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JPR Executive Director, Dr Jonathan Boyd, spoke at a seminar launching a major new study of antisemitism in Greece hosted by the British Embassy in Athens on March 19.
The seminar took place under the auspices of the UK International Holocaust Remembrance Alliance (IHRA), which has been chaired by the UK for the past year, until being passed on to Hungary for 2015. The research was conducted by a team at the University of Macedonia and co-funded by the British, Canadian and Romanian Embassies in Athens. Supporting the findings of other recent studies, it concluded that “antisemitic attitudes and negative perceptions of the Holocaust are worryingly high among Greek public opinion.”
Researchers Professor Nikos Marantzidis, Professor Elias Dinas and Dr Giorgos Antoniou presented the findings, and in a striking challenge to a common theory, argued that the evidence from the study appears to indicate that national pride in Greece does not bolster ethnocentrist or antisemitic views, but rather reduces the sense of Greek victimhood that exists in society, thereby reducing antisemitism.
Responding to the research findings and examining comparisons with the situation in the UK, Jonathan Boyd noted that data from multiple sources indicate that levels of antisemitism in the UK are among the lowest in Europe. He maintained that this is almost certainly a result of “the extensive efforts that have been made by the UK government, the police, educational institutions, sporting organisations, civil society and Jewish community organisations to try to tackle the problem.”
He commended the UK Government for its “multi-disciplinary approach” to combating antisemitism, noting that “multiple different UK government departments are all involved in multiple ways.” He said: “It is not uncommon elsewhere for the issue of antisemitism to sit in one particular government office, something that is very much not the case in Britain. The official government response to the challenges comes from the Department for Communities and Local Government, but policies designed to address antisemitism can be found in the work of the Home Office, the Department for Education, the Foreign and Commonwealth Office, the Ministry of Justice, the Department for Business, Innovation and Skills and the Department for Culture, Media and Sport, among others. What this means is that antisemitism is being tackled by multiple bodies in multiple arenas – higher education, sport, police training, the media, the judiciary, online, etc. – all of which is a tacit acknowledgement of the complexity of the issue itself.”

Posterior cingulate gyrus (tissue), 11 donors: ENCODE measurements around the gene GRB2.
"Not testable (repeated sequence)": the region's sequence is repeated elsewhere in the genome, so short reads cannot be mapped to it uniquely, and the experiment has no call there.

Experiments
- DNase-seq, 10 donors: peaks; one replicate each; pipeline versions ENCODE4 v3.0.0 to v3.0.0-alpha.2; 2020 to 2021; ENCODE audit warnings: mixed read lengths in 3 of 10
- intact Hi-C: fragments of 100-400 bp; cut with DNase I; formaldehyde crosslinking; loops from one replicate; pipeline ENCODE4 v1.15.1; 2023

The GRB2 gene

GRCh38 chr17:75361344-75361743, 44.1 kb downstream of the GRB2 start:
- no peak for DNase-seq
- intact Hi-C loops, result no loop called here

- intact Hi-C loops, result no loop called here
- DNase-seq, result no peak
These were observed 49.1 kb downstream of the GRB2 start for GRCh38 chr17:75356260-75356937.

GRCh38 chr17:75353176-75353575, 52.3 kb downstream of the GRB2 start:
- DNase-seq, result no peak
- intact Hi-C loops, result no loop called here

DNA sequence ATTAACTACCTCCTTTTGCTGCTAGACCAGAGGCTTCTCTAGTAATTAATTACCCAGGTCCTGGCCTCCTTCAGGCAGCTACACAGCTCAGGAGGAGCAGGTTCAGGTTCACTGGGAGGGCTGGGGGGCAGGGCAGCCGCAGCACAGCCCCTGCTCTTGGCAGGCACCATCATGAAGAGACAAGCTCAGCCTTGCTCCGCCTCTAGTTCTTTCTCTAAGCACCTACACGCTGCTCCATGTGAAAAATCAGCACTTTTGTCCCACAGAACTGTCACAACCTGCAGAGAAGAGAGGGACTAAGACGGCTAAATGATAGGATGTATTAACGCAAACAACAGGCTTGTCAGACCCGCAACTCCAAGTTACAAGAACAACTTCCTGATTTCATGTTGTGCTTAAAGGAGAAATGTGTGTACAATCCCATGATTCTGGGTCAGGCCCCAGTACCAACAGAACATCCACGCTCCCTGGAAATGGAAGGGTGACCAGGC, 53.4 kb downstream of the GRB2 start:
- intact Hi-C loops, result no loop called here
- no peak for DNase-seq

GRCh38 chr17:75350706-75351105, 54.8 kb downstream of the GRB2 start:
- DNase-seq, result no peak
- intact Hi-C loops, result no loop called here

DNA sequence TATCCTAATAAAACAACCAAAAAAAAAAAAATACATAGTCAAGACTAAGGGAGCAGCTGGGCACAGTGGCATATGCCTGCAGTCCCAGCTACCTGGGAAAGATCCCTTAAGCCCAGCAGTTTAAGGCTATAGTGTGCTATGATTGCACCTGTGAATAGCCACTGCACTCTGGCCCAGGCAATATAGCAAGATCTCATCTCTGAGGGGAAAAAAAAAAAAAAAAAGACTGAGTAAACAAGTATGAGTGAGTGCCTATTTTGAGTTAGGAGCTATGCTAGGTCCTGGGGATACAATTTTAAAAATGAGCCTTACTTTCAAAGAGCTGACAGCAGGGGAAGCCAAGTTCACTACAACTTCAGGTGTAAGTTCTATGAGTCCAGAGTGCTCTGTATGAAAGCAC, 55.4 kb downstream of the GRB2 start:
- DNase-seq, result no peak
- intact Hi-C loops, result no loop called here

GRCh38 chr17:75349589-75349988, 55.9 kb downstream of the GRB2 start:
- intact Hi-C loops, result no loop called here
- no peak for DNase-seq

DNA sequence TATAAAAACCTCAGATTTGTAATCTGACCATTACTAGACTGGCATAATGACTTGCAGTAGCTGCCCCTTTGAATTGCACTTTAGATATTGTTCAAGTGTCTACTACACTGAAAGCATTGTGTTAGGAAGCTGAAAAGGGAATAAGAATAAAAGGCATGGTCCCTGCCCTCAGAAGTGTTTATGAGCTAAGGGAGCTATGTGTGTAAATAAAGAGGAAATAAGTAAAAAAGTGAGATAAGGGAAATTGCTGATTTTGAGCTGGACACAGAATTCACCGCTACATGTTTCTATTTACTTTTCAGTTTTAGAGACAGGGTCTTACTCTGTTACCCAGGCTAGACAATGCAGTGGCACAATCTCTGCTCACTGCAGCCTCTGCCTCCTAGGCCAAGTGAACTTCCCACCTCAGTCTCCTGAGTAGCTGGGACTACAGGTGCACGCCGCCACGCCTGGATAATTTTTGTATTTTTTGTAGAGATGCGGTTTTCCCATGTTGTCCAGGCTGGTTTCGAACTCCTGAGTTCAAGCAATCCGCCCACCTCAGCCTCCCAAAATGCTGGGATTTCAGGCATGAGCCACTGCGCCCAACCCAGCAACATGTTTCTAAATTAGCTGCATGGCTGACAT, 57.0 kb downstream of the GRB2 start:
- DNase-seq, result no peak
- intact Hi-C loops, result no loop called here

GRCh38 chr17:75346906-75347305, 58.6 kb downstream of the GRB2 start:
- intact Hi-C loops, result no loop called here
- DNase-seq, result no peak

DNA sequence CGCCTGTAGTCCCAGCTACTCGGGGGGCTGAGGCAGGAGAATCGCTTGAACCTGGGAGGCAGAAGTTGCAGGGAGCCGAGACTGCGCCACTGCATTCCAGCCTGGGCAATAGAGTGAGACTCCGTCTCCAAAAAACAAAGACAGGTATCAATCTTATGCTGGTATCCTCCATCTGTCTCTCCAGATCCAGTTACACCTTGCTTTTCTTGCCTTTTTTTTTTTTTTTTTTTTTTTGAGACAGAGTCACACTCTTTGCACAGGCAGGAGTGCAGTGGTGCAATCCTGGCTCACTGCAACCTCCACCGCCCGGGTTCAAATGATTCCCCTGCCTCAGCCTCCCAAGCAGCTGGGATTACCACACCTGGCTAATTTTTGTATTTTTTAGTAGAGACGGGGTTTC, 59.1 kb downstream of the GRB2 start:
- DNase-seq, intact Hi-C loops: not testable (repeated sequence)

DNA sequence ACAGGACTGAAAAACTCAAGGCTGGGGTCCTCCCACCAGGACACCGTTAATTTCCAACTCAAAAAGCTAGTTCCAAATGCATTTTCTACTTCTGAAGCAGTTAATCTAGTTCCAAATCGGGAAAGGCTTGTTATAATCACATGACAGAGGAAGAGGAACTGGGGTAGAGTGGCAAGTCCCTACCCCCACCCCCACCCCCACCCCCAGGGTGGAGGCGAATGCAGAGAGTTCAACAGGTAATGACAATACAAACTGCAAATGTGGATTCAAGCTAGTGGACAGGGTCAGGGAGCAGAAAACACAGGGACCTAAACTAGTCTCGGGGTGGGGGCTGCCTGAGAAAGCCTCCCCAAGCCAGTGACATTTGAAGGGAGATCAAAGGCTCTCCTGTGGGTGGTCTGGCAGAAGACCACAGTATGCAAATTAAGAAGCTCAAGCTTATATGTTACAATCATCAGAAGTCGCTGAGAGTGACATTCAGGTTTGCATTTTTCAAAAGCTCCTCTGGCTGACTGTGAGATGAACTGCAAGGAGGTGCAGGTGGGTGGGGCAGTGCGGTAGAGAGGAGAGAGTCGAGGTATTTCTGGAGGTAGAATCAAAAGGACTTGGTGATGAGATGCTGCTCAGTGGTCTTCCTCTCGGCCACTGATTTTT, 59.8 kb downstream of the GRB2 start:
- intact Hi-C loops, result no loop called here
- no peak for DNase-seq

However, he noted that “in spite of everything the UK Government has done, 2014 still saw more antisemitic incidents than any previous year since records began, according to Community Security Trust data. So if we want to tackle antisemitism, if we want to tackle racism in general, we have to work to create and sustain a context in which it is given no oxygen whatsoever, and where we maintain a constant watchful eye for any signs of renewal.”
His presentation has been featured on the 'True Vision' website, the Association of Chief Police Officers' online facility about hate crime, and can be accessed here